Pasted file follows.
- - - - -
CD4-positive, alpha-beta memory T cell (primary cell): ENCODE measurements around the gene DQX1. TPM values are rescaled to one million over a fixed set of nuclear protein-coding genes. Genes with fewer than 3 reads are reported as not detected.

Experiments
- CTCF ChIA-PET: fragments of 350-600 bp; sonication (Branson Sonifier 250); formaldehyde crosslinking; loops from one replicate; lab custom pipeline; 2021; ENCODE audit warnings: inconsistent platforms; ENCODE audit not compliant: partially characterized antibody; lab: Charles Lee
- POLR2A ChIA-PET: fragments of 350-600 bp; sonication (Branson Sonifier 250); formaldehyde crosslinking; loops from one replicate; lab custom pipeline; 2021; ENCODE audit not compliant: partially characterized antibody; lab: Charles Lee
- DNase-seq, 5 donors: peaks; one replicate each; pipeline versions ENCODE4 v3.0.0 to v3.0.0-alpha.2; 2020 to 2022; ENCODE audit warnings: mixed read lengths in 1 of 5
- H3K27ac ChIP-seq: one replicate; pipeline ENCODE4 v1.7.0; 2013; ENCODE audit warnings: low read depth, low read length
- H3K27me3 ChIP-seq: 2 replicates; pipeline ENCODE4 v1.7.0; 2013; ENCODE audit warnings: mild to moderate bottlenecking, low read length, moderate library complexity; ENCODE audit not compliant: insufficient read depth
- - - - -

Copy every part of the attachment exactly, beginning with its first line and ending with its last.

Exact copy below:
CD4-positive, alpha-beta memory T cell (primary cell): ENCODE measurements around the gene DQX1. TPM values are rescaled to one million over a fixed set of nuclear protein-coding genes. Genes with fewer than 3 reads are reported as not detected.

Experiments
- CTCF ChIA-PET: fragments of 350-600 bp; sonication (Branson Sonifier 250); formaldehyde crosslinking; loops from one replicate; lab custom pipeline; 2021; ENCODE audit warnings: inconsistent platforms; ENCODE audit not compliant: partially characterized antibody; lab: Charles Lee
- POLR2A ChIA-PET: fragments of 350-600 bp; sonication (Branson Sonifier 250); formaldehyde crosslinking; loops from one replicate; lab custom pipeline; 2021; ENCODE audit not compliant: partially characterized antibody; lab: Charles Lee
- DNase-seq, 5 donors: peaks; one replicate each; pipeline versions ENCODE4 v3.0.0 to v3.0.0-alpha.2; 2020 to 2022; ENCODE audit warnings: mixed read lengths in 1 of 5
- H3K27ac ChIP-seq: one replicate; pipeline ENCODE4 v1.7.0; 2013; ENCODE audit warnings: low read depth, low read length
- H3K27me3 ChIP-seq: 2 replicates; pipeline ENCODE4 v1.7.0; 2013; ENCODE audit warnings: mild to moderate bottlenecking, low read length, moderate library complexity; ENCODE audit not compliant: insufficient read depth